The auto industry is asking an awful lot from a skeptical public to accept the inevitability of a future with safe autonomous vehicles.
So when insiders from Uber's Advanced Technologies Group revealed that potentially lifesaving software was disabled in the vehicle that last year killed an Arizona pedestrian — because it triggered harsh braking too often at a time the company was trying to show progress to investors — it raised more questions of whether public testing is ready for prime time, and whether these vehicles can be trusted.
It also raises more questions about the safety culture at Uber, which was found to not be criminally liable in the death of Elaine Herzberg.
One of the sources familiar with the inner workings of Uber told us (Nov. 18, "Disabled fail-safe at issue in Uber crash") that the developers faced "unrealistic timelines and internally driven pressure" and that the problem is not unique to the company, which felt pressure to keep pace with rival Waymo.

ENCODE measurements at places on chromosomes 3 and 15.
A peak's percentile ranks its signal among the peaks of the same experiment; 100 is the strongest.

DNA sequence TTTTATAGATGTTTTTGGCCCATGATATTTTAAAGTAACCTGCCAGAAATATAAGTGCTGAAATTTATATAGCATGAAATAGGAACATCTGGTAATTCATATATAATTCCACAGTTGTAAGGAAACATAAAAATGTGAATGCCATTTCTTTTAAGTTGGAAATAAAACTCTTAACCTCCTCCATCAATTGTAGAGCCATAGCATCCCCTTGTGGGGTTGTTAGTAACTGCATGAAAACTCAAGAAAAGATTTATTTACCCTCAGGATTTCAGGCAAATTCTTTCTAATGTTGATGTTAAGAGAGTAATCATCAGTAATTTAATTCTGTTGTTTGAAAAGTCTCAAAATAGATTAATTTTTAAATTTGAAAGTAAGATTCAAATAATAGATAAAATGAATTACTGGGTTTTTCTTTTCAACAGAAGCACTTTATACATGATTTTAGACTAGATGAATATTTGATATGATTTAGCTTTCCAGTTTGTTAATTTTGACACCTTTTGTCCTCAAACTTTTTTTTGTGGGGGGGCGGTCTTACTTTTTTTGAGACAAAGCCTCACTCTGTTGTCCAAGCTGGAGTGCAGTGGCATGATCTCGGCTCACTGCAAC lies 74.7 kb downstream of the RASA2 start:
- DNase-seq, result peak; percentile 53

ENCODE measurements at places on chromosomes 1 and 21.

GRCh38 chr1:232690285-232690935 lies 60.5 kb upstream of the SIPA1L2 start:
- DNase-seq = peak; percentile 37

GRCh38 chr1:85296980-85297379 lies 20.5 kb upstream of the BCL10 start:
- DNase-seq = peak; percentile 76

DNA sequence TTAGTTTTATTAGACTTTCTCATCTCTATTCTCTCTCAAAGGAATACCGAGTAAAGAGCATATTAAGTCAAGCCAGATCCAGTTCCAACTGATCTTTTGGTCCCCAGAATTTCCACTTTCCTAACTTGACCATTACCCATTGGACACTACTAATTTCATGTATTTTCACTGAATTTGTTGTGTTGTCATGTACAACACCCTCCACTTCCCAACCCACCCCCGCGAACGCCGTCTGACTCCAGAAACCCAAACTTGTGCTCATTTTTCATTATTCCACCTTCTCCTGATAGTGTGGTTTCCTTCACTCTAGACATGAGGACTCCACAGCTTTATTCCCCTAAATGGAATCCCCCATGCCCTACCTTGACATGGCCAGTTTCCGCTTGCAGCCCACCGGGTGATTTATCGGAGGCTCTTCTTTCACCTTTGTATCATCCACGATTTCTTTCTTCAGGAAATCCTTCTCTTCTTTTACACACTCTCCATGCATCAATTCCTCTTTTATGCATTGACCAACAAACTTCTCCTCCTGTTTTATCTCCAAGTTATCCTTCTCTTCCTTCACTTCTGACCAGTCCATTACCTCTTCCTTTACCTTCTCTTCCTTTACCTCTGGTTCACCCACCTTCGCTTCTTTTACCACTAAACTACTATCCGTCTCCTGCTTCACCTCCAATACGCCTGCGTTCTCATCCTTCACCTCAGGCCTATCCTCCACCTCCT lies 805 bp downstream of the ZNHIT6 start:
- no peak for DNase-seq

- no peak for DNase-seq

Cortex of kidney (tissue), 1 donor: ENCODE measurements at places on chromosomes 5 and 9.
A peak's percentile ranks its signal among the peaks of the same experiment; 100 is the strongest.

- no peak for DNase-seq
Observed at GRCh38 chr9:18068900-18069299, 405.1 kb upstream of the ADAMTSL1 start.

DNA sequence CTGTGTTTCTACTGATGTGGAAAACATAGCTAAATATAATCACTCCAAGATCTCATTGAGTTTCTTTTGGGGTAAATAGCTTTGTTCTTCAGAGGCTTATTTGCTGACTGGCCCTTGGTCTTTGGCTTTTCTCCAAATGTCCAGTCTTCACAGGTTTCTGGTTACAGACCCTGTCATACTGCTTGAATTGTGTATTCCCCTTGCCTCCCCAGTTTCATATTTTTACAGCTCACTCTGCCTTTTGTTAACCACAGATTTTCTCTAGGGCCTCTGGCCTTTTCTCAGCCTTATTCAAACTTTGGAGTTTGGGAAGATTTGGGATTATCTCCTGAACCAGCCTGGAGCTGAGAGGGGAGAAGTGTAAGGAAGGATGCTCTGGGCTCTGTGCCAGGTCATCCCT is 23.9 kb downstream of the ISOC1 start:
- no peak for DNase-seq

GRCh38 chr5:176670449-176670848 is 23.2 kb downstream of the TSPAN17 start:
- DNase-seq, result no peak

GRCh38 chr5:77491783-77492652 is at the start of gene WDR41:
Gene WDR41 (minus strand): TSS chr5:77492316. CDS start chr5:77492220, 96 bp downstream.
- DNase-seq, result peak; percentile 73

What is a consumer supposed to make of this?
The software deactivation was a factor in Herzberg's death, but so was the inattentiveness of the vehicle's safety driver, among other things. But we hope this alarms the companies and their decision-makers who are working to bring this technology to fruition and test it out in real-world conditions on public roads.
This is an opportunity for them to ensure they keep tight controls on their public rollouts and dial back their timelines if necessary.
And the federal and state governments have the unenviable but necessary task of ensuring that people aren't exposed to unnecessary risk in what is essentially a beta test of unproven technology.
The National Transportation Safety Board, for its part, has recommended tighter oversight of companies conducting public tests after investigating the Uber case. Uber said it regrets the crash and will implement NTSB recommendations.
The bottom line: A self-driving car is only as good as the software that runs it and the people who can intervene when facing the unexpected.
Don't let there be another Elaine Herzberg.